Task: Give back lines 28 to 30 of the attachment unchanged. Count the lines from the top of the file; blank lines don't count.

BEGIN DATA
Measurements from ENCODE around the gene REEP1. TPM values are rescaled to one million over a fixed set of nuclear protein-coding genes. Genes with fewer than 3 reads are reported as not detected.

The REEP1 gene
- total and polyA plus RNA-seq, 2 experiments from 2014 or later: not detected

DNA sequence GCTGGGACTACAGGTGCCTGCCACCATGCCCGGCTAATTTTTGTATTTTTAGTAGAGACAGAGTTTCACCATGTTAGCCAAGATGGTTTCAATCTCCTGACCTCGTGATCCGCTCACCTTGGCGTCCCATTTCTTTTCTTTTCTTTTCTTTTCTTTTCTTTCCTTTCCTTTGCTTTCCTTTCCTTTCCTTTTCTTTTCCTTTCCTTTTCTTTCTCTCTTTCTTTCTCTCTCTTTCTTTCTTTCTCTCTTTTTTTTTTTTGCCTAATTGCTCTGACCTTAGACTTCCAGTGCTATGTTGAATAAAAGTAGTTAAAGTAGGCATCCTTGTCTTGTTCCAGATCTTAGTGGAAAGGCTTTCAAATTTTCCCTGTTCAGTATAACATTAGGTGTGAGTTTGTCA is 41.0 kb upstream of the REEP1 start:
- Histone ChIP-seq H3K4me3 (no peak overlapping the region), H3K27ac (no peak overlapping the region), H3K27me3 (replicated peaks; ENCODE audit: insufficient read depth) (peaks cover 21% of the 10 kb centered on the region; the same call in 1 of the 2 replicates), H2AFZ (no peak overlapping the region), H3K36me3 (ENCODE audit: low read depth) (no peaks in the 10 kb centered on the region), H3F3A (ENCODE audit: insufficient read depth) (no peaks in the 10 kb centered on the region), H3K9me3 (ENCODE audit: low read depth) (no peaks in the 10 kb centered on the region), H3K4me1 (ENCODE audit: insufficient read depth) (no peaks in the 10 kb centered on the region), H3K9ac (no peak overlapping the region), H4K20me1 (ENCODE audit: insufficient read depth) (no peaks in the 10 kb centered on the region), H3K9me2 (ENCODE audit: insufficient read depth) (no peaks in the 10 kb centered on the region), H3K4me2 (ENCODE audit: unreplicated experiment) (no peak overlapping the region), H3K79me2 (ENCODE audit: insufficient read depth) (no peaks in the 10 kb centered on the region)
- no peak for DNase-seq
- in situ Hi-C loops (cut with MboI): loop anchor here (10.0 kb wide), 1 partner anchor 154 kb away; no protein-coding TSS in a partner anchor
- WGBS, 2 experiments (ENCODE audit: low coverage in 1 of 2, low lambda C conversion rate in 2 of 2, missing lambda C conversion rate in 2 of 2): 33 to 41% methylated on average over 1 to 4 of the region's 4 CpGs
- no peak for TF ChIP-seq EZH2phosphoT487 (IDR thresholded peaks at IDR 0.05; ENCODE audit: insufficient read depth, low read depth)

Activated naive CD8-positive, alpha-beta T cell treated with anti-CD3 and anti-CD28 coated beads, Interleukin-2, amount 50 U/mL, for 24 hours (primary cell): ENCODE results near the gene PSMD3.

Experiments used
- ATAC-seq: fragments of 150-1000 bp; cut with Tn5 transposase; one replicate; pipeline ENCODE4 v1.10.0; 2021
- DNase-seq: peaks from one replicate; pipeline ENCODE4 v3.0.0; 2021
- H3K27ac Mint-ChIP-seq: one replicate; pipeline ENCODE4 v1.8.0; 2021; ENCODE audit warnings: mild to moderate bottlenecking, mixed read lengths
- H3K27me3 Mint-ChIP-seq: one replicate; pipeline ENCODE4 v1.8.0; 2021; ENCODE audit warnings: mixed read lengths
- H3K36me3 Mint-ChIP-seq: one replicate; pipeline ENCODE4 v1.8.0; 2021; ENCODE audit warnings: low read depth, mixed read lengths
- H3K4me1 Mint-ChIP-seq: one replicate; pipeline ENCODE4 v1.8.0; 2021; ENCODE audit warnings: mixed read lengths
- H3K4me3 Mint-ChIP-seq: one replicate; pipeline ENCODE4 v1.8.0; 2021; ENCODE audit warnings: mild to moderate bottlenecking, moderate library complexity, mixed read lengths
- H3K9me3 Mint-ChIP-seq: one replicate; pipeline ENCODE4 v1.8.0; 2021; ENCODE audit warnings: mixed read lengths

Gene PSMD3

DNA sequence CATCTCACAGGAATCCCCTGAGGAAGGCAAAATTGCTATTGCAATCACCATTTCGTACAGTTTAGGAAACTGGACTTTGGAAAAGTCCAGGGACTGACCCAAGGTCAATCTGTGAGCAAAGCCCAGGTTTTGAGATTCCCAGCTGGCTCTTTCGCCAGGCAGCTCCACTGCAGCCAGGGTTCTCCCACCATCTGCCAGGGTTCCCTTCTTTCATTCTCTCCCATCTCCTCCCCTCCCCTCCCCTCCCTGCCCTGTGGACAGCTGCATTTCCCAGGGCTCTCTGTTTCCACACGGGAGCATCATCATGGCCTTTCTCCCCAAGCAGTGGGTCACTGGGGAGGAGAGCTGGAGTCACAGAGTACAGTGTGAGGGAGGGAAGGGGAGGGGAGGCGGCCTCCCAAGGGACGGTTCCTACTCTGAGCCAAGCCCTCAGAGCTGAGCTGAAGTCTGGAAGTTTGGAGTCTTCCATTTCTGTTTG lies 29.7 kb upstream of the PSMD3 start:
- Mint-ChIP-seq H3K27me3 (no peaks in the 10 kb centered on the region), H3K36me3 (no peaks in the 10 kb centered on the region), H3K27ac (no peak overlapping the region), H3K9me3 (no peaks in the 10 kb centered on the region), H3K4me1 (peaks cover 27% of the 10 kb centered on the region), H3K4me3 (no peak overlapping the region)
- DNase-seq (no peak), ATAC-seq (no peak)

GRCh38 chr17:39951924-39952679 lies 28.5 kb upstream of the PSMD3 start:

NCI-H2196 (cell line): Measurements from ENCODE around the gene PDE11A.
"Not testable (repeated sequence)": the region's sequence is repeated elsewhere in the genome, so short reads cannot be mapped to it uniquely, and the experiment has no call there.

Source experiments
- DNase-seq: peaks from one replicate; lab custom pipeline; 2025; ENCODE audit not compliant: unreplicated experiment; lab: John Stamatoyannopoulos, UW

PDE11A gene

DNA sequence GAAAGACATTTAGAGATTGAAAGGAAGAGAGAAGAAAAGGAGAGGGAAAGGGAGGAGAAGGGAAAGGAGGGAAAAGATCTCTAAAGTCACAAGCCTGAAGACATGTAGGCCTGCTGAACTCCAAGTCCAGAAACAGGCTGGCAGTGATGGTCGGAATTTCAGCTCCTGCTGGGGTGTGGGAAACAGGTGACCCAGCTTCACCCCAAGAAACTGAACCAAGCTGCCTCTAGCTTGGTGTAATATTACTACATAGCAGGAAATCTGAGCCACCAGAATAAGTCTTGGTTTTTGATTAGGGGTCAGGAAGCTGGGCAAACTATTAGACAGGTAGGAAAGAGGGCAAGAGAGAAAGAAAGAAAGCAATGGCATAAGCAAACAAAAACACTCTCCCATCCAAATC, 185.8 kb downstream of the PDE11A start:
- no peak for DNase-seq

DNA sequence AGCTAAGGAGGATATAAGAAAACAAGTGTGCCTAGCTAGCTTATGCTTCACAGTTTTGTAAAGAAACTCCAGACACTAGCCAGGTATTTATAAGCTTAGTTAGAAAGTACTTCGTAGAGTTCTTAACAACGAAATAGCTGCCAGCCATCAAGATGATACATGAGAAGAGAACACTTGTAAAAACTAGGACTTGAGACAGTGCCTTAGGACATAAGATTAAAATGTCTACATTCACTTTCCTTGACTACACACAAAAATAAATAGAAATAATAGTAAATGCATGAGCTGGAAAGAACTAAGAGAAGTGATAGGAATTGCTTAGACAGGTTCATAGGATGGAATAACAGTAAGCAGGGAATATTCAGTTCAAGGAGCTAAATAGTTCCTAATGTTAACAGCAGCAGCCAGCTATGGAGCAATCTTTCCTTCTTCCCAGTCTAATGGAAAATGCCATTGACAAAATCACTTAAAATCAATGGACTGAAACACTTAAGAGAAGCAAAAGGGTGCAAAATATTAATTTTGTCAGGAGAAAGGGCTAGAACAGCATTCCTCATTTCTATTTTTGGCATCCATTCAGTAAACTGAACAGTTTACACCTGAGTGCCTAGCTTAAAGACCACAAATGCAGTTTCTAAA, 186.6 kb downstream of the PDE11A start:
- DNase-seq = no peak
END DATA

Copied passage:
- DNase-seq: peaks from one replicate; lab custom pipeline; 2025; ENCODE audit not compliant: unreplicated experiment; lab: John Stamatoyannopoulos, UW

PDE11A gene

DNA sequence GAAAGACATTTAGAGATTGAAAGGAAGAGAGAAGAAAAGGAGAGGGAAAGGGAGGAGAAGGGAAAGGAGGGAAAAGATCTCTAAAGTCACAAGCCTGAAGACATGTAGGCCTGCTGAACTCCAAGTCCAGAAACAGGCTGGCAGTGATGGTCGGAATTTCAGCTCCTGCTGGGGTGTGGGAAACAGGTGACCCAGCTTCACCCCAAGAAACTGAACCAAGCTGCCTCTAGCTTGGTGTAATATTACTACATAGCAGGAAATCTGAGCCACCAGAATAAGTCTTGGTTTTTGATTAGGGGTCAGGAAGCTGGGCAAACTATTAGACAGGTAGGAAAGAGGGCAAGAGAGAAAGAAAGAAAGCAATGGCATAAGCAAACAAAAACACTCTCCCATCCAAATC, 185.8 kb downstream of the PDE11A start: